Armstrong regrets allowing Pantani to win stage Thursday

Leader's action called insulting by '98 champ

Tour De France

July 18, 2000|By NEW YORK TIMES NEWS SERVICE

COURCHEVEL, France - An unsuspected feud between Lance Armstrong and Marco Pantani burst into public view yesterday as the American leader of the Tour de France angrily criticized the Italian star climber.

Speaking at a news conference on the second of two days off during the race, Armstrong used a mocking nickname for Pantani, said he was disappointed in the 1998 Tour de France champion and added that he had made an error in allowing the Italian to win a stage Thursday on Mont Ventoux.

Far ahead of chasers Thursday, the two neared the finish line and Armstrong slowed enough to let Pantani finish first.

Observers called the move the gracious act of a champion, but Pantani thought otherwise. In little-noticed comments - except, obviously, in the camp of the U.S. Postal Service team - in the French sports newspaper l'Equipe, Pantani said: "When Armstrong said faster, faster to get me to accelerate, he was trying to provoke me.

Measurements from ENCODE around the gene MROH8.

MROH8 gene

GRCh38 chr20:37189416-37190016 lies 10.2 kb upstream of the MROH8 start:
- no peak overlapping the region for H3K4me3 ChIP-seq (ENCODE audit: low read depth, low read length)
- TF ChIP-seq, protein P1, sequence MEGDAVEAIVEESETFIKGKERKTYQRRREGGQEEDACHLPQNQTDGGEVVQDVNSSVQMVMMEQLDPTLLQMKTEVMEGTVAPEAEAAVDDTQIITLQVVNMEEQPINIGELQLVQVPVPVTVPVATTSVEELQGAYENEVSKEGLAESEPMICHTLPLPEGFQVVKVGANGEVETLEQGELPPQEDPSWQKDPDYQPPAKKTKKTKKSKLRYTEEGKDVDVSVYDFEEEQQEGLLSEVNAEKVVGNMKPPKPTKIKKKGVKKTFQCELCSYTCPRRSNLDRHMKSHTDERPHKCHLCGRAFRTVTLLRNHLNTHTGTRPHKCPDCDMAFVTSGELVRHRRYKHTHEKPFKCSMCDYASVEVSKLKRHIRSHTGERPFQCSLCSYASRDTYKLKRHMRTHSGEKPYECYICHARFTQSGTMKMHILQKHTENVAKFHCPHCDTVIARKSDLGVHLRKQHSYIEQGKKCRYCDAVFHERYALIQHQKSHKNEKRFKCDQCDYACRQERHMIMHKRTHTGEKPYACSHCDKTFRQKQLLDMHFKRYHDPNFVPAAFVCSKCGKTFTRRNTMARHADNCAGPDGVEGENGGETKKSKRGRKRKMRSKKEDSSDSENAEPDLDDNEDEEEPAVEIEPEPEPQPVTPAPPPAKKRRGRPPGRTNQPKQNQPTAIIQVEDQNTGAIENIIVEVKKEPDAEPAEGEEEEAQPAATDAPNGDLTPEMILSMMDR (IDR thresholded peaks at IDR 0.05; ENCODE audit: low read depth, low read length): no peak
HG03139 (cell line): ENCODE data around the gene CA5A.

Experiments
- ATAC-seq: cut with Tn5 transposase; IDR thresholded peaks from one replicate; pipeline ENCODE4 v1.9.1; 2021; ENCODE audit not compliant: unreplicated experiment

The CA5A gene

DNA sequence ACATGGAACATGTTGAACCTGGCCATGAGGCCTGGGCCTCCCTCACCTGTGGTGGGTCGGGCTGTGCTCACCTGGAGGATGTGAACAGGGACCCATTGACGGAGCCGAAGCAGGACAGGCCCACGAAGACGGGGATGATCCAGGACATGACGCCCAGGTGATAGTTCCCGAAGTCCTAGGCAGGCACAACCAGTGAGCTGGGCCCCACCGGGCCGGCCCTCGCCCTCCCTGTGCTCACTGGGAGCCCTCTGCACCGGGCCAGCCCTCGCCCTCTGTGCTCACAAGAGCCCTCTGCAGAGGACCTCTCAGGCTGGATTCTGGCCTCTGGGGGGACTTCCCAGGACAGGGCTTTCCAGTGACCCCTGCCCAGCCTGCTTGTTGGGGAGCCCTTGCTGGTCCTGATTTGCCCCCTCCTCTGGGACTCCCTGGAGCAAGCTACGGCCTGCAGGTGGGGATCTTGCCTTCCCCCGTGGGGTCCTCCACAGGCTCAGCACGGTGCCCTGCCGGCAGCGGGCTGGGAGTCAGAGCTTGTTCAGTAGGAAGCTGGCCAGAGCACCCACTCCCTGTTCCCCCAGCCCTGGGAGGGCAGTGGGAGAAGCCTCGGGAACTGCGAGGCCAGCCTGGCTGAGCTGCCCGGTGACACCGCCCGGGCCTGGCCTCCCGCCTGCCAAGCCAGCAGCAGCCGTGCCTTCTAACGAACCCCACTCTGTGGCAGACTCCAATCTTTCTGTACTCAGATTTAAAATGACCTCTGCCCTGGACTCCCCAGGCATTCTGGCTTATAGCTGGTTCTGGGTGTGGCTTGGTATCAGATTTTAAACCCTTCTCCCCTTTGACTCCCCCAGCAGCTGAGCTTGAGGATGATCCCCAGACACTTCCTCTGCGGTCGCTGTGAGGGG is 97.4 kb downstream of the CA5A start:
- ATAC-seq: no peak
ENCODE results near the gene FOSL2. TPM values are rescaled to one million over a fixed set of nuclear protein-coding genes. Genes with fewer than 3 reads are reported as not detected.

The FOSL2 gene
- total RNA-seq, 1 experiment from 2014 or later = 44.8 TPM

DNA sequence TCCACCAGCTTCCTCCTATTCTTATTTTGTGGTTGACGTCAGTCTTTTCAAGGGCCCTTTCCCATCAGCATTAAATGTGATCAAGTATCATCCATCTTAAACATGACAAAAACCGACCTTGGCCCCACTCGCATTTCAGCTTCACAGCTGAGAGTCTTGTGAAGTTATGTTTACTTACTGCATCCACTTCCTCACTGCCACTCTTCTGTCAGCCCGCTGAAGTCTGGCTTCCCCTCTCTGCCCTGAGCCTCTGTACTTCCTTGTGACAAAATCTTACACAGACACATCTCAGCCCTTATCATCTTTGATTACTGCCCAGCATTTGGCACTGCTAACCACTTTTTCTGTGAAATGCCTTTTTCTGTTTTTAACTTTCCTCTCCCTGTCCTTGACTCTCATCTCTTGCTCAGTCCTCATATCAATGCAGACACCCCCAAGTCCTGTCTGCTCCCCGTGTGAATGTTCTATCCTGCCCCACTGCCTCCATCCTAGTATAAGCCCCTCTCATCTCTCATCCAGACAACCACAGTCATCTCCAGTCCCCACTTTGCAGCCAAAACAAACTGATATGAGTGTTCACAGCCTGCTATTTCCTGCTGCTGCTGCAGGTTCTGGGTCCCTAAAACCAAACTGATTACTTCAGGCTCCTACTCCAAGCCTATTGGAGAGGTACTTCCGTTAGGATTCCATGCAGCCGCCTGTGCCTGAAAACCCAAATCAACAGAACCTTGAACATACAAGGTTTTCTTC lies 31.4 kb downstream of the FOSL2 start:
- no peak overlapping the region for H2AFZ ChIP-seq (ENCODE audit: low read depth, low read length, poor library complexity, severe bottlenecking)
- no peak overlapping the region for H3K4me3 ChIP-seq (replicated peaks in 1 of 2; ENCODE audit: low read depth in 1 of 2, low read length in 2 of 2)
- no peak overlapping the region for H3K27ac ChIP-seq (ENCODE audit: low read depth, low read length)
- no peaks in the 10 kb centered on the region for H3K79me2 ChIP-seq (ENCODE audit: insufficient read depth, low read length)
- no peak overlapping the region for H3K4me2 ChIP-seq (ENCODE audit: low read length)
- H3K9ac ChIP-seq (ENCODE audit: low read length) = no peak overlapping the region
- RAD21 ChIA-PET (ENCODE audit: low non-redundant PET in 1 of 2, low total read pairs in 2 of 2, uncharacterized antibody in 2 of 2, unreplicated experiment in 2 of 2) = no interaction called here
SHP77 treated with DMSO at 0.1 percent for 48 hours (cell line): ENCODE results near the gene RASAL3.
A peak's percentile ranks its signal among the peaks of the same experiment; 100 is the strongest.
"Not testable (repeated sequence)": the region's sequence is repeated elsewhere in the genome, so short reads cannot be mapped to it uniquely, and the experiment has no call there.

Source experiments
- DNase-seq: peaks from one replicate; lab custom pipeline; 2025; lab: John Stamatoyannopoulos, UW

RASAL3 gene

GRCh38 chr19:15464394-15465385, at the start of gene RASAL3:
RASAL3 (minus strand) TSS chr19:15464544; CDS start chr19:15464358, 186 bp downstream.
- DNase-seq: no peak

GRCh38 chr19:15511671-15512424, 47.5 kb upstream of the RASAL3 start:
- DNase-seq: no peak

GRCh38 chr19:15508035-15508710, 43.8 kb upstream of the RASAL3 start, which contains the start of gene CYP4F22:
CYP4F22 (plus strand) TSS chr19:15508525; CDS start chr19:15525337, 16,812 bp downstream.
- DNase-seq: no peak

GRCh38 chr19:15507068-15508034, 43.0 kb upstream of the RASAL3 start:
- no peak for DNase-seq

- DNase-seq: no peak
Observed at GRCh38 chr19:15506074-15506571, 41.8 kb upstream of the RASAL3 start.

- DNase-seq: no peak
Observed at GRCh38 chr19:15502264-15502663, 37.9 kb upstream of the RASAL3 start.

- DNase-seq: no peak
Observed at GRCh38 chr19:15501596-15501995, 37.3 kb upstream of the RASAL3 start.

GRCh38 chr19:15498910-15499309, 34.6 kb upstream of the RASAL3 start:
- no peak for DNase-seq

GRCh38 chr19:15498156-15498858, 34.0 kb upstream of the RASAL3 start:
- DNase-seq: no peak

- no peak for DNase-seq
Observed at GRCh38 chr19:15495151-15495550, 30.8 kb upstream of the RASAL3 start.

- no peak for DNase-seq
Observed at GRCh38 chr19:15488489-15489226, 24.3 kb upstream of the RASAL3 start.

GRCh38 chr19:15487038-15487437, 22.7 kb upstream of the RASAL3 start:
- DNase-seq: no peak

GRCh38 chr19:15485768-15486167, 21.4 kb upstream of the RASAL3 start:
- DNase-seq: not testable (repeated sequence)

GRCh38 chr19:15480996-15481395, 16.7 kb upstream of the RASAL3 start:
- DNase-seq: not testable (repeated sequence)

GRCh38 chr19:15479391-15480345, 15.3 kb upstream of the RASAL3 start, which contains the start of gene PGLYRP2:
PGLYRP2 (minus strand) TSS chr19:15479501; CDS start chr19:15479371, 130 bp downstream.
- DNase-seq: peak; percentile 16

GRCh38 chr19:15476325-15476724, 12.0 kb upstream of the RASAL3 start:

"If Armstrong thinks the Tour is over, he's wrong. In any case, he hasn't finished with me."

The Italian won another climb Sunday and then told the news media from his country that he felt insulted by Armstrong's action on the Ventoux. "Pantani does not need Armstrong to give him a victory," he said, speaking of himself in the third person.

Asked about this at his news conference, Armstrong said: "Elefantino, it's unfortunate he's showing his true colors."

Elefantino, or Dumbo, is a nickname Pantani carried for years because of his big ears. He now prefers to be called Il Pirata, the Pirate.

"I like Marco and have a lot of respect for him," Armstrong said. "I felt like it was a gift on the Ventoux, and I also feel like it was a mistake to give the gift. On the Ventoux, the strongest man should win. I know that now.

"He's a great rider, a great champion and a great climber, but he wasn't the best man on the Ventoux. In the last few days, his actions, his words are very disappointing to me. I thought he had more class than that."

Armstrong, the overall leader who is 9 minutes, 3 seconds ahead of the sixth-placed Pantani, was asked what he thought of the Italian's chances before the Tour ends in Paris on Sunday.

"Elefantino has tomorrow," Armstrong said, referring to the last of three days in the Alps. "It's probably the last day for him."

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